... away, not giving Tom time to ask what the sweep had gone to prison for, which was a matter of interest to Tom, as he had been in prison once or twice himself. Moreover, the groom looked so very neat and clean, with his drab gaiters, drab breeches, drab jacket, snow-white tie with a smart pin in it, and clean round ruddy face, that Tom was offended and disgusted at his appearance, and considered him a stuck-up fellow, who gave himself airs because he wore smart clothes, and ...
— Journeys Through Bookland V2 • Charles H. Sylvester

... fix all that in his mind well enough to draw it when he got back, and the Corps planetographers certainly would pin-point this system from those directions. Distance—let's see? He strained to remember the time it had taken that freighter to come here, and estimated that, with its slower speed, this world was somewhere between ten and fifteen lights. He would time ...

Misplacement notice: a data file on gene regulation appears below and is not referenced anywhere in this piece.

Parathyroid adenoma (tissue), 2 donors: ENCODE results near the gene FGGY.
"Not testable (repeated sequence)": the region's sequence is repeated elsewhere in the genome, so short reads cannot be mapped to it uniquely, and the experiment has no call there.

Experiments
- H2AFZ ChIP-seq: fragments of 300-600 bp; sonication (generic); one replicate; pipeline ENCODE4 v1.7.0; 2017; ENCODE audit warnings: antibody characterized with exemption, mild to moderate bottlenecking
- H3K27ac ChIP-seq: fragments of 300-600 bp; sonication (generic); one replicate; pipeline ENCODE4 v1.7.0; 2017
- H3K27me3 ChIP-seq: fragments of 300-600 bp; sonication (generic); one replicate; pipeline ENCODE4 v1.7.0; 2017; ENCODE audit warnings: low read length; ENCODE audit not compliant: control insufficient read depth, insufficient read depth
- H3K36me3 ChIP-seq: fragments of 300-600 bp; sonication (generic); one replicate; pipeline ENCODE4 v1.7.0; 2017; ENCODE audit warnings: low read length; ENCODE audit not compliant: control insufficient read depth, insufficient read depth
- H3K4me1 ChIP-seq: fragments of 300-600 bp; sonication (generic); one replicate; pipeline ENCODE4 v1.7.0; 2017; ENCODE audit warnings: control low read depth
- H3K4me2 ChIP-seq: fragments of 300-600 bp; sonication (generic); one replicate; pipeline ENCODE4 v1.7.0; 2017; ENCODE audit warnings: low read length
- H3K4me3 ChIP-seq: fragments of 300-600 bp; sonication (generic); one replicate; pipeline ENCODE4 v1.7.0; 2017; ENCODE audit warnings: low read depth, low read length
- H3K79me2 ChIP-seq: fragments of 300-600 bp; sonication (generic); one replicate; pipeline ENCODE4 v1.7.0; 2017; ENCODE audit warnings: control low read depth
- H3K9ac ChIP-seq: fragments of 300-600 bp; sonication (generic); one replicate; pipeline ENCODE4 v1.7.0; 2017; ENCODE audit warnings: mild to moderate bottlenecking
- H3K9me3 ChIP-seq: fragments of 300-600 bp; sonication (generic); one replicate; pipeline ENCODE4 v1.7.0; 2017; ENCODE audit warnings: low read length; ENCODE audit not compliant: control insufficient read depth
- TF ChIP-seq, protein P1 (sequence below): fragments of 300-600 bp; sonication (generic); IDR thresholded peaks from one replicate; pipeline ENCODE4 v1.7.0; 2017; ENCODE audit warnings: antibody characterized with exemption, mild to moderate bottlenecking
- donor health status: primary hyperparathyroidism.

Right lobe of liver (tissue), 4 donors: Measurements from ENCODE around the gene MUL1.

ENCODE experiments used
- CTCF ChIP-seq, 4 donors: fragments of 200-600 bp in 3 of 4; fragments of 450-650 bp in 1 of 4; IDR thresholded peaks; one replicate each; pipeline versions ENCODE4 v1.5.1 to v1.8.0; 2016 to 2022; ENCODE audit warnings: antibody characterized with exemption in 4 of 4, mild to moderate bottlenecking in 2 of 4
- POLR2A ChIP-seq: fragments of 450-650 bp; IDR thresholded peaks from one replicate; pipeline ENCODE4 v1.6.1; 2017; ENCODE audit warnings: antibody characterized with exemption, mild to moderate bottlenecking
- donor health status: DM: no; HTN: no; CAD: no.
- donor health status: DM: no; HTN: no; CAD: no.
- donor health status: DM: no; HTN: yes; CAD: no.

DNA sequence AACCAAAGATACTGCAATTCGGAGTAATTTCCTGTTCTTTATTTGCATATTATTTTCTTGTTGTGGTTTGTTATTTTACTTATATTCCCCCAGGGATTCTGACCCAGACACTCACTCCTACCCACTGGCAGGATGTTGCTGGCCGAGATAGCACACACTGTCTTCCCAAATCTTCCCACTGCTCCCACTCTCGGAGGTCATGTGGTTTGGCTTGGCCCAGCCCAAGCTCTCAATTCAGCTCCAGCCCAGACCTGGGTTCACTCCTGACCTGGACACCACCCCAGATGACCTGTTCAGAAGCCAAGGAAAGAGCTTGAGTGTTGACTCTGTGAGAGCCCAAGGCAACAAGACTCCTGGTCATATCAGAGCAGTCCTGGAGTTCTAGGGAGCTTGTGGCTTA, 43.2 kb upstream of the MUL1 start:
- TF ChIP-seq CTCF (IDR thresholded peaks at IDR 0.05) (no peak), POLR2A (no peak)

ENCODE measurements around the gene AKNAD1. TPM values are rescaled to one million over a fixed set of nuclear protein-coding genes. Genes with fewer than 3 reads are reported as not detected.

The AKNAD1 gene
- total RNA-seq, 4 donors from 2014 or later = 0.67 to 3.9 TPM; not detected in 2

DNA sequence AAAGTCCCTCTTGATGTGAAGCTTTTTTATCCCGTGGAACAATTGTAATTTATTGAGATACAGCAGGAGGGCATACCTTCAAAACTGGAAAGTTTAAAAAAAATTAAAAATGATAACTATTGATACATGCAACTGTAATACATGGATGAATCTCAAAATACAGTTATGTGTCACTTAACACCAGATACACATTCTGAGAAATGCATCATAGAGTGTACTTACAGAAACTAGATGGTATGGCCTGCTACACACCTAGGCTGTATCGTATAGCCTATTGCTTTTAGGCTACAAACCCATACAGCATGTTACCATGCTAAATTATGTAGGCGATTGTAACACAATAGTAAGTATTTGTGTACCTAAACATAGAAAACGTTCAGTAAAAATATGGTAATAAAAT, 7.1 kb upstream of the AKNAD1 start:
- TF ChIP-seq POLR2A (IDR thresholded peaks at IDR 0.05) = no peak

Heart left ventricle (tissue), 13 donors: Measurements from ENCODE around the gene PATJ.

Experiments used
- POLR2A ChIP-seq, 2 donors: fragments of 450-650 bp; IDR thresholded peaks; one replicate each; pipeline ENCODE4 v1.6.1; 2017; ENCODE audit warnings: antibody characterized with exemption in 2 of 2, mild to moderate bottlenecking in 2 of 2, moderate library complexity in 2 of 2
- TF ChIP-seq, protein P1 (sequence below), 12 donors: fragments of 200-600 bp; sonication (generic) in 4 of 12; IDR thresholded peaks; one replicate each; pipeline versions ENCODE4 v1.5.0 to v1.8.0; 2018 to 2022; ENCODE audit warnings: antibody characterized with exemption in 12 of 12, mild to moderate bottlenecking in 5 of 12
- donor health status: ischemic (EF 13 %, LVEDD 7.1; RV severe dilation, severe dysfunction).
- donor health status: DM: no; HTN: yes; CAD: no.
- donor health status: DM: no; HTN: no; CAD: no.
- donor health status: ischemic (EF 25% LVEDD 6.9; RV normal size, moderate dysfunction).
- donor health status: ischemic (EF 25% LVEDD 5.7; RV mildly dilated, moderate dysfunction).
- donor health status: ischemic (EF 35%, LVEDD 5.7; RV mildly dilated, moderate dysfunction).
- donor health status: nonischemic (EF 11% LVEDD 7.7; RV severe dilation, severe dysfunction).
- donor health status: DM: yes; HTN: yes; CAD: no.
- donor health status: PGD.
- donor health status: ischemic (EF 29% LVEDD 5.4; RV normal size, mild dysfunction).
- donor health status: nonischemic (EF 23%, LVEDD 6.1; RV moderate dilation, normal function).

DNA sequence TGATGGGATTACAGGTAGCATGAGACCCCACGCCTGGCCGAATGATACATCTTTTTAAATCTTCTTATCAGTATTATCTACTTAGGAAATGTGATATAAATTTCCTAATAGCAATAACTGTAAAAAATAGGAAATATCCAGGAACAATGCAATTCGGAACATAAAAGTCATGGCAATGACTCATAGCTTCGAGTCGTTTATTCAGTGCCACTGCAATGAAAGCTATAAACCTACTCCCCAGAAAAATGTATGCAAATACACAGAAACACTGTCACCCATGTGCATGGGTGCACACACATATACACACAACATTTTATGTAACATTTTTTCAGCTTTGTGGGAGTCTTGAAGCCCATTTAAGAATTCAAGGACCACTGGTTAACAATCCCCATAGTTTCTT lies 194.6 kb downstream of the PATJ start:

— Man of Many Minds • E. Everett Evans

... mortified of course and apologized profusely. All went well until the fish, when one of the two hair-pins turned up in the pompano to the supreme disgust of my hostess, who was now beginning to look worried. Hair-pin number two made its debut in my timbale. This was too much for the watchful Mrs. Innitt, self-poised though she always is, and despite my remonstrances she excused herself from the table for a moment, and I judge from the flushed appearance of her cheeks when she returned five minutes later that ...
— Mrs. Raffles - Being the Adventures of an Amateur Crackswoman • John Kendrick Bangs